Grattan Institute – Australia’s energy transition: a blueprint for success
Source: Grattan Institute
11 September 2019
Australia’s energy transition: a blueprint for success by Tony Wood, Grattan Institute Energy Program Director, outlines the key foundations needed for effective energy policy reform in Australia.
The future of Australia’s energy system will undoubtedly be very different, as we strive for reduced carbon emissions both here and around the world. Energy technology has been changing for decades, and there are now real options and opportunities for decarbonisation. We need to be flexible and adaptable for this change, as well as encouraging the use of cleaner technologies. Stable and adaptive policy, technology development, and competition should determine the technology mix.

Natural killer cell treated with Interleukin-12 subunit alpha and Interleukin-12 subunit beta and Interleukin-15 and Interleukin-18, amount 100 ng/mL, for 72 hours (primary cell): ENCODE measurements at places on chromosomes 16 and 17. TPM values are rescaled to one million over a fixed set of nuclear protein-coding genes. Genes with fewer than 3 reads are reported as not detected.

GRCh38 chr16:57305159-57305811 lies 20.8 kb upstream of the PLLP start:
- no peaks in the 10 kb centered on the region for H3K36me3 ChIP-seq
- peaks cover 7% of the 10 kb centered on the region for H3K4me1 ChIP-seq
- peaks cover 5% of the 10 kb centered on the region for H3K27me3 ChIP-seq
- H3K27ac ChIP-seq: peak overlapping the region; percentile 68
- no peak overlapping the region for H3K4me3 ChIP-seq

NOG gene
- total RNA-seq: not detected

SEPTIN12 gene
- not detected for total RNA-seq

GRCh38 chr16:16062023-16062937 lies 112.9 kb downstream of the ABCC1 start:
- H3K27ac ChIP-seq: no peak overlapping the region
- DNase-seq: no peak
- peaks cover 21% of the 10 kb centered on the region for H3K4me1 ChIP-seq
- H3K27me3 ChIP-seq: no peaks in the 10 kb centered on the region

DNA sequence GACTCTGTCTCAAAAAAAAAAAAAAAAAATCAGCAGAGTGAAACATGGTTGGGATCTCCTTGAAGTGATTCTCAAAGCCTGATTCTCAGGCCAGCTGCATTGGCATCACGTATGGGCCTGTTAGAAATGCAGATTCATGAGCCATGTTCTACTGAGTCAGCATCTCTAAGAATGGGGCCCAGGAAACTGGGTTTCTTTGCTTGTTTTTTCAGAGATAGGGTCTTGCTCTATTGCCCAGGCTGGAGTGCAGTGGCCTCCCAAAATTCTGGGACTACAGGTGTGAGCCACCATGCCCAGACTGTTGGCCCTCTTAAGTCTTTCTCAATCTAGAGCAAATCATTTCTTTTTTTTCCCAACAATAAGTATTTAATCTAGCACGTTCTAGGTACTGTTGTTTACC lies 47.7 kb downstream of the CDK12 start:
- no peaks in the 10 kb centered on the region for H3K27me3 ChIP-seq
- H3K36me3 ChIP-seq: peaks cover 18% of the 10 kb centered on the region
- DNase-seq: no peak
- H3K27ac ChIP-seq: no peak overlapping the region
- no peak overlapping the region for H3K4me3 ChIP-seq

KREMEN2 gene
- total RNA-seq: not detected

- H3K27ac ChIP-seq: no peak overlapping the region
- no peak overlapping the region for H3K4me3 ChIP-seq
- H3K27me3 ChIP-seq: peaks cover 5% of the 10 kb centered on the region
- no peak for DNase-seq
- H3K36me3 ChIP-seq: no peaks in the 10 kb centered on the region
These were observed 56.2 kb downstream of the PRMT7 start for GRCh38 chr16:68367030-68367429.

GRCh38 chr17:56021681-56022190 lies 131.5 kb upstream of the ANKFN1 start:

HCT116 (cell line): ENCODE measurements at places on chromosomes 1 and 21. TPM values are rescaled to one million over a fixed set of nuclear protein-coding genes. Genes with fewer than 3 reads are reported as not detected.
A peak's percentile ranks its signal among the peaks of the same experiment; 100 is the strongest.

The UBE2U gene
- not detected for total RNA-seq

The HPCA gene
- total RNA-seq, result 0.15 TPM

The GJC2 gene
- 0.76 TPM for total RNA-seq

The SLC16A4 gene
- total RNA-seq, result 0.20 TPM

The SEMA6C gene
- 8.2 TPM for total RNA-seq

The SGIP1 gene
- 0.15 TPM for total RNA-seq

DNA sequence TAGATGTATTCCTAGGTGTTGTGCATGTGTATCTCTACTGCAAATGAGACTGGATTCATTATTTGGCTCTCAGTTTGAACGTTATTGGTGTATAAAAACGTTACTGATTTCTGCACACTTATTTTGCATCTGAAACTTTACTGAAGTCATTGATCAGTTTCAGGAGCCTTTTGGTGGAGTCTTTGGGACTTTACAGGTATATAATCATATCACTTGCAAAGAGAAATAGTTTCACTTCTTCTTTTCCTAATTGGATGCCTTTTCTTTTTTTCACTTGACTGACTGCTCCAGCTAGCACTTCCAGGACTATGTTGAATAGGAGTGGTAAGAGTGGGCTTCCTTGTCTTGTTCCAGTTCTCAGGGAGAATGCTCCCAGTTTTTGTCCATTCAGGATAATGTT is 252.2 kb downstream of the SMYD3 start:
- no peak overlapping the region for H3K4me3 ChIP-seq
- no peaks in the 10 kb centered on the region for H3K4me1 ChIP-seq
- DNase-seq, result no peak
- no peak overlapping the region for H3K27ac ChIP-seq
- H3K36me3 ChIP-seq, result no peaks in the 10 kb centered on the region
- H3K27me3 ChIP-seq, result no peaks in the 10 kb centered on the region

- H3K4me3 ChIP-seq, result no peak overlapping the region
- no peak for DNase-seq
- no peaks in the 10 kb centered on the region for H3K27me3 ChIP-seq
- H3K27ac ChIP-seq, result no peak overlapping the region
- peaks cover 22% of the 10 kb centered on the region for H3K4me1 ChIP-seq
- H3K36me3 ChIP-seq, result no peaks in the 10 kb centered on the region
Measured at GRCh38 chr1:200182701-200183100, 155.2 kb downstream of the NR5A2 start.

The key points needed for Australia’s energy policy reform:
- Energy policy needs to be integrated with carbon policy.
The combined policy must aim to decarbonise all energy-using sectors including transport, industrial, and export energy. Policy around these sectors must have clear targets and mechanisms that can adapt to changes in global policy and technology.
- A comprehensive energy plan
The Council of Australian Governments (COAG) should implement a new Australian Energy Agreement, that meets national decarbonisation and reliability goals at the lowest cost. The Agreement should identify the responsibilities of the federal and state governments,
- The institutional agencies need to be strengthened
The agencies supervising the electricity and gas systems were not designed to facilitate a rapid, disruptive transformation. They should be reformed so they can focus on this task and better cooperate with each other.